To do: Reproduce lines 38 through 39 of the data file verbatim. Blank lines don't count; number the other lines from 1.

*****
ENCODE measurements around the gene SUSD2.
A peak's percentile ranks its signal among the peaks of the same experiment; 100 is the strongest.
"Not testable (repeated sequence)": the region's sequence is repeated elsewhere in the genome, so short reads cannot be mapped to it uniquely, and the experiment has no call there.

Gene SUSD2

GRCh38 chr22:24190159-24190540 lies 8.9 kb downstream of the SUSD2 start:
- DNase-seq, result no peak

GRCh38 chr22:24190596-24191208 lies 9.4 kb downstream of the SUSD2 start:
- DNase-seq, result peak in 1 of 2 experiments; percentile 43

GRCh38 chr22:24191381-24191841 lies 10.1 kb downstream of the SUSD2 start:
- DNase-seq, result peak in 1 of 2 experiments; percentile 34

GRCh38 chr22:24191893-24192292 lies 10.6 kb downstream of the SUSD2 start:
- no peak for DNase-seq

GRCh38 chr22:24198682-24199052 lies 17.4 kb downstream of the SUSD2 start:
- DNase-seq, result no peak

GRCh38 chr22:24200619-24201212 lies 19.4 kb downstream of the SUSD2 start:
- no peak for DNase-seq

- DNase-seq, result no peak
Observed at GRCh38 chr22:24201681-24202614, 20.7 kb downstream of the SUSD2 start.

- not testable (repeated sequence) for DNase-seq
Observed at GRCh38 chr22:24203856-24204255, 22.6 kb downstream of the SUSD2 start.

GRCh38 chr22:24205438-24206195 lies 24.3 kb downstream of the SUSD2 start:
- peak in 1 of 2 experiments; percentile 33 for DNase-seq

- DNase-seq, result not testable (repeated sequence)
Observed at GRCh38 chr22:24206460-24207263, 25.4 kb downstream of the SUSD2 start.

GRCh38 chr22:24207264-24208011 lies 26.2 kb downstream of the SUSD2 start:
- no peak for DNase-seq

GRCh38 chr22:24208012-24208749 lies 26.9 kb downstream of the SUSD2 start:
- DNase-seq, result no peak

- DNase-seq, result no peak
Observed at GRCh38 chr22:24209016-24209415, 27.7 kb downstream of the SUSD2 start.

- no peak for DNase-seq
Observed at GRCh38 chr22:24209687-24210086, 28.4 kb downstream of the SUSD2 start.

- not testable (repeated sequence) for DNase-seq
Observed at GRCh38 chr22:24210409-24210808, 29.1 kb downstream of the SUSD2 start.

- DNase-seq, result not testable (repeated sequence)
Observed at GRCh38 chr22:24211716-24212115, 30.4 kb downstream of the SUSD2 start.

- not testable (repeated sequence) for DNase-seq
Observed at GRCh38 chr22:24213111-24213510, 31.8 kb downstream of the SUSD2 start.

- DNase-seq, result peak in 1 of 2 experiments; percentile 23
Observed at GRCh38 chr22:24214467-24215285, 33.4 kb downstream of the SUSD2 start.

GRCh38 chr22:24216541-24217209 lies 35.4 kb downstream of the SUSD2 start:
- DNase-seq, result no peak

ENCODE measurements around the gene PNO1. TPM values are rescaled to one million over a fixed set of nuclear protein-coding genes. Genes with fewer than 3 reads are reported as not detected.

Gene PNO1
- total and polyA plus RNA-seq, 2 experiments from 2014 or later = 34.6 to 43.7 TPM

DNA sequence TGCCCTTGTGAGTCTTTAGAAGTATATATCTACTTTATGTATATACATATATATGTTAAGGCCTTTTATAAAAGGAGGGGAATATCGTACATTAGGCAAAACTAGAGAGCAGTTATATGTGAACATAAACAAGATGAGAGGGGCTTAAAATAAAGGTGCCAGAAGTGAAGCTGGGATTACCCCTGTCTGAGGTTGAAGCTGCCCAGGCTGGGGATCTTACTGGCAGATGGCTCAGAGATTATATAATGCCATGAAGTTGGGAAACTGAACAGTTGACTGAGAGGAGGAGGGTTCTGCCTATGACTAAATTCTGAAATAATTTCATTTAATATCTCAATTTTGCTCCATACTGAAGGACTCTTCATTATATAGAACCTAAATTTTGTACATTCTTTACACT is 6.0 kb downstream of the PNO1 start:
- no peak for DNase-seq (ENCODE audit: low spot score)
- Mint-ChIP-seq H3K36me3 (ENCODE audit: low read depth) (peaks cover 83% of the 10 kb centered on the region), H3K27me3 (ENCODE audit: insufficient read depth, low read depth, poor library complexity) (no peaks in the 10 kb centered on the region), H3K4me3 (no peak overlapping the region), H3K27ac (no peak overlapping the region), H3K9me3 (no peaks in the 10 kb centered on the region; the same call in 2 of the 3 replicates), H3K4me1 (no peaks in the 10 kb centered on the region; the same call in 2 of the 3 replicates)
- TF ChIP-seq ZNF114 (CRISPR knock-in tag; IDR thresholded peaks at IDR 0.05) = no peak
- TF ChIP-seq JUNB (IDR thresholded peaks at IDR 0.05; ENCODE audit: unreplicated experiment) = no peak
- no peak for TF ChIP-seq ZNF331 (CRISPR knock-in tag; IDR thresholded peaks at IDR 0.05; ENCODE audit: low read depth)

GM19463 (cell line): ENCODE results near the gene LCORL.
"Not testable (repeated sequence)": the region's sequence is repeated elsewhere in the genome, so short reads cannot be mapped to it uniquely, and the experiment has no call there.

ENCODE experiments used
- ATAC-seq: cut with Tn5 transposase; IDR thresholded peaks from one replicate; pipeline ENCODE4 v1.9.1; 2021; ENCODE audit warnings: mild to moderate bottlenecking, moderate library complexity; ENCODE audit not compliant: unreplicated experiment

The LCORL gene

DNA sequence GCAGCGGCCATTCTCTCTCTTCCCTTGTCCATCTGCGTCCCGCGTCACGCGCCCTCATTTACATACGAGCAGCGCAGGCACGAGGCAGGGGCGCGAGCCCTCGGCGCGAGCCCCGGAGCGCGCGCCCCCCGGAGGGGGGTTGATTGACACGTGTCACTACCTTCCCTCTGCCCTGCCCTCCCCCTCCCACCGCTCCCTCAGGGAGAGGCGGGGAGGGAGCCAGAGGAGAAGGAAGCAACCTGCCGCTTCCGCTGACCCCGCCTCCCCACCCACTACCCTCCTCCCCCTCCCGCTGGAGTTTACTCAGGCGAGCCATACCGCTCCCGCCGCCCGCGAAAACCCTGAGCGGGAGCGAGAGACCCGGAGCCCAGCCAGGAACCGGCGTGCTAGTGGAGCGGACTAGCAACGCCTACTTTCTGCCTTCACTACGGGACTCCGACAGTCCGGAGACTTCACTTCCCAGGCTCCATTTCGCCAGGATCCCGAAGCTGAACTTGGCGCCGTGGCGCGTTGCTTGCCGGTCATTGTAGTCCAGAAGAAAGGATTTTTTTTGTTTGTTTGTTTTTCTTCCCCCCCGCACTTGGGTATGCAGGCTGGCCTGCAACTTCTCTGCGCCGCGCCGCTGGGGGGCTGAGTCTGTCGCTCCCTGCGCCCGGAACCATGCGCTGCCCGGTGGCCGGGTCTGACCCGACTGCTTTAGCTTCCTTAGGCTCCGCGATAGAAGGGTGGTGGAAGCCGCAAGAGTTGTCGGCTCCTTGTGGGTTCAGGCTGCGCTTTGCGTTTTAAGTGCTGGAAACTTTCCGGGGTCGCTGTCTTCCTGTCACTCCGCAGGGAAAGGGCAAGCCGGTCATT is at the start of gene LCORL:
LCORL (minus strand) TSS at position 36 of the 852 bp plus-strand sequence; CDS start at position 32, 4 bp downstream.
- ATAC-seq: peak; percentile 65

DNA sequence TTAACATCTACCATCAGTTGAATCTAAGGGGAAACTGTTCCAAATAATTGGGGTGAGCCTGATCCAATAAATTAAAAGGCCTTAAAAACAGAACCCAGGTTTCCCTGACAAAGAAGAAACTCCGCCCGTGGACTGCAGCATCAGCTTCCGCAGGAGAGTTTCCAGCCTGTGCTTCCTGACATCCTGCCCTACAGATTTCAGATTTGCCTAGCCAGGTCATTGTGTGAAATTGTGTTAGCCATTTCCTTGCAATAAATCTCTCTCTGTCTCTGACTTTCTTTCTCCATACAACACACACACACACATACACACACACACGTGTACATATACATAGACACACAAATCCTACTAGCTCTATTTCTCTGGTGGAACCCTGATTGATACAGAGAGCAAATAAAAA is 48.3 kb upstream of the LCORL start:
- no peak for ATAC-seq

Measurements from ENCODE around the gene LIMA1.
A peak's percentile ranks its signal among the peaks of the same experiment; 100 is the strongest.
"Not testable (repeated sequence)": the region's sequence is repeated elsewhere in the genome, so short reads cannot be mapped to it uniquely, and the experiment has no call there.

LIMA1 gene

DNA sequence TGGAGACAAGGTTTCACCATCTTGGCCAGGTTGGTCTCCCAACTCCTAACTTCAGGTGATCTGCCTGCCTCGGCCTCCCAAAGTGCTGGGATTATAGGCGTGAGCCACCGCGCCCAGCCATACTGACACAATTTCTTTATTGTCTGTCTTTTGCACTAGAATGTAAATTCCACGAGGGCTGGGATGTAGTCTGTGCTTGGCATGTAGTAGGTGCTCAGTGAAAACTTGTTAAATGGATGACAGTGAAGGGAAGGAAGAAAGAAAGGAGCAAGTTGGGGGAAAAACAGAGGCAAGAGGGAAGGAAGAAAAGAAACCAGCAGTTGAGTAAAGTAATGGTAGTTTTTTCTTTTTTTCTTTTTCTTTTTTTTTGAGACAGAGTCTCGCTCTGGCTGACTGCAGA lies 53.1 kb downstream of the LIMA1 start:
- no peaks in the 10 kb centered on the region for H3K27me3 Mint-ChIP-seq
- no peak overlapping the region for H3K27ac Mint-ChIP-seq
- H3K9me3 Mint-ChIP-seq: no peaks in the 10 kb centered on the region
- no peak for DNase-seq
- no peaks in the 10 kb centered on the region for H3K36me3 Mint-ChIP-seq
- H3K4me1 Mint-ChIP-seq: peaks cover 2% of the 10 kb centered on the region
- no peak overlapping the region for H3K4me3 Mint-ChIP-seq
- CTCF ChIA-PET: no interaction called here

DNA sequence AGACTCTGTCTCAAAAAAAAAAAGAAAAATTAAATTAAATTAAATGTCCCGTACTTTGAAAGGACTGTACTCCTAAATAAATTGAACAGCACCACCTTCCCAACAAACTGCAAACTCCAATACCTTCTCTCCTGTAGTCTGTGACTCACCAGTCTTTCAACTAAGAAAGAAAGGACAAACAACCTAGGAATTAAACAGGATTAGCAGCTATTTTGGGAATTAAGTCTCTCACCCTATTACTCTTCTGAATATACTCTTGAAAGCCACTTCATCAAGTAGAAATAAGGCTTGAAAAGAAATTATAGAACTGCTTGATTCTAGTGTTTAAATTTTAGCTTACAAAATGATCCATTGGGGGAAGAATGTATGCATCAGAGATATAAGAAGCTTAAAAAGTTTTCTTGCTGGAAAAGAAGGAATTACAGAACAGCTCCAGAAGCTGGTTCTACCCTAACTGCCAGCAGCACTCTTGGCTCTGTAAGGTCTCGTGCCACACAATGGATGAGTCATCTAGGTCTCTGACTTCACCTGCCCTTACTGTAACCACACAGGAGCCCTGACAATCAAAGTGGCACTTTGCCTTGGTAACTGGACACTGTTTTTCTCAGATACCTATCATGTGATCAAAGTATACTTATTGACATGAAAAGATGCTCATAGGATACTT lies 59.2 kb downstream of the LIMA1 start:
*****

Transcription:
Observed at GRCh38 chr22:24213111-24213510, 31.8 kb downstream of the SUSD2 start.

- DNase-seq, result peak in 1 of 2 experiments; percentile 23